The Criminal Trial Procedure: A Brief Guide
The very thought of a “court trial” can be daunting for many. It is necessary to gain legal advice before and during court sessions. Moreover, it is important to understand how these trials work because by its very nature, court trials can cause stress for all involved parties.
Notably, beyond reasonable doubt is the standard of proof used in a criminal hearing or criminal trial. This means that the evidence must prove that the defendant is guilty, and the defendant will be considered innocent until he/she is proven guilty.
A court trial can be held for a variety of different cases. A criminal trial takes place in case of criminal offences. There are many people involved in a criminal trial such as defendant, prosecutor, solicitors, court staff etc.
Criminal trials can take place in District Courts or Supreme Courts.
Whether you are directly involved in a criminal trial or are a family member of someone who needs to attend a criminal court trial for some case, this article provides a brief outline on the procedures of a criminal trial.
Overall, there are 8 steps to be aware of when discussing criminal trial procedures. Before we explore the steps, let’s discuss key terms associated with criminal trial.
Before we begin with exploring criminal trial procedures, let’s familiarise ourselves with some key terms that are used in such trials.
- Accused: The person who has supposedly committed an offence.
- Complainant: The person against whom the crime has been supposedly committed.
- Defendant: The accused can be referred to as defendant.
- Prosecution: Legal party tasked with presenting evidence against the defendant during the criminal trial.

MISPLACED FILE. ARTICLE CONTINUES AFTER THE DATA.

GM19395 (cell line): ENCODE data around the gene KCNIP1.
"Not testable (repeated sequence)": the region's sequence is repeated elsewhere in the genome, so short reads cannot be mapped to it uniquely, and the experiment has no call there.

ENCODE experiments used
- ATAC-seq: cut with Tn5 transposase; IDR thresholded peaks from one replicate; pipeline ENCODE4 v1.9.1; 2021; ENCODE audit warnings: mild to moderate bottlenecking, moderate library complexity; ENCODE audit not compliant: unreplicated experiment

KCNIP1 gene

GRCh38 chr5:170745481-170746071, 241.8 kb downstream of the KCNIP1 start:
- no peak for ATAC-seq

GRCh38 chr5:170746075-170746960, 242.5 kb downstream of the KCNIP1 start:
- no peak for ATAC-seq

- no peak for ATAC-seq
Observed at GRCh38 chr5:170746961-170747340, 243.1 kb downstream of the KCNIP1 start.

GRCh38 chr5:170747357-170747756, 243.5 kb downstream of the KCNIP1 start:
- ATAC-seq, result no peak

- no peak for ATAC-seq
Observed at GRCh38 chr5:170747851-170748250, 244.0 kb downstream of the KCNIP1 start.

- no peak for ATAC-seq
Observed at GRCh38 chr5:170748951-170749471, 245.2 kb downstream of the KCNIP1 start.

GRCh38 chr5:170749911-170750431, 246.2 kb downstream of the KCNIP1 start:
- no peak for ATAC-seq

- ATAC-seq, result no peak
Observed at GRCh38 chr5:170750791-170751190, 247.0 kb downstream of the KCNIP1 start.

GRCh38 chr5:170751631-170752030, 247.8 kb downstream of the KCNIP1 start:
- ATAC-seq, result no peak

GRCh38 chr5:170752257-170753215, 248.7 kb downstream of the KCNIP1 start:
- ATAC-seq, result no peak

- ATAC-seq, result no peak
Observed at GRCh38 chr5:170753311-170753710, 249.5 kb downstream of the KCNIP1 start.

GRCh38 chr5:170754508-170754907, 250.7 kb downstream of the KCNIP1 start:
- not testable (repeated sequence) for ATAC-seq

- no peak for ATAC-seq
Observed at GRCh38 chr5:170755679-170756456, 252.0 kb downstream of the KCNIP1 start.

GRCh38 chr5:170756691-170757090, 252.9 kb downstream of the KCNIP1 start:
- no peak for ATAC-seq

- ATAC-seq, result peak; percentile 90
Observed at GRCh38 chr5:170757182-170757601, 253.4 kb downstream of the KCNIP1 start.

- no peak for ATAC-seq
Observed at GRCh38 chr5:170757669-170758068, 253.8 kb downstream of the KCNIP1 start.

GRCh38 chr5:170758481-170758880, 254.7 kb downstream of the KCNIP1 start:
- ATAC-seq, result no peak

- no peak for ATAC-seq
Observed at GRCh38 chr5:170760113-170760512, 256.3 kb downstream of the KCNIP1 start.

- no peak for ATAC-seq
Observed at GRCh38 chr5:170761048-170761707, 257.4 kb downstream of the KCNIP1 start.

For an exhaustive list of terms used in Australia, visit the Federal Court’s website.
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Which court hears criminal matters?
In Australia, depending on the level of seriousness of the offence, there are three levels of courts that can hear criminal matters.
The Magistrate Court or Local Court is responsible for hearing criminal matters that are less serious in nature (summary or simple offences).
If the defendant pleads not guilty in the Local Court, the matter will go to a court hearing in the Local Court, or it will go to a trial in a higher court like the District Court. Following this, a date will be set for the court hearing.
If the defendant pleads guilty, either the Local Court or Magistrate will themselves sentence the guilty defendant, or they will commit the defendant for a sentence in a higher court.
Notably, the criminal trial procedure is relevant for defendants who plead not guilty. A court hearing takes place only in such cases. Given below is the outline of procedures that take place in a criminal trial.
#1 Investigation of the case
The first step before the criminal trial commences in the Court is to investigate the case. The investigator has to obtain statements from witnesses and collect evidence for the case.
The victim of the case can provide evidence. Others can also provide witness statements that the investigator will later compile to gather evidence for the case.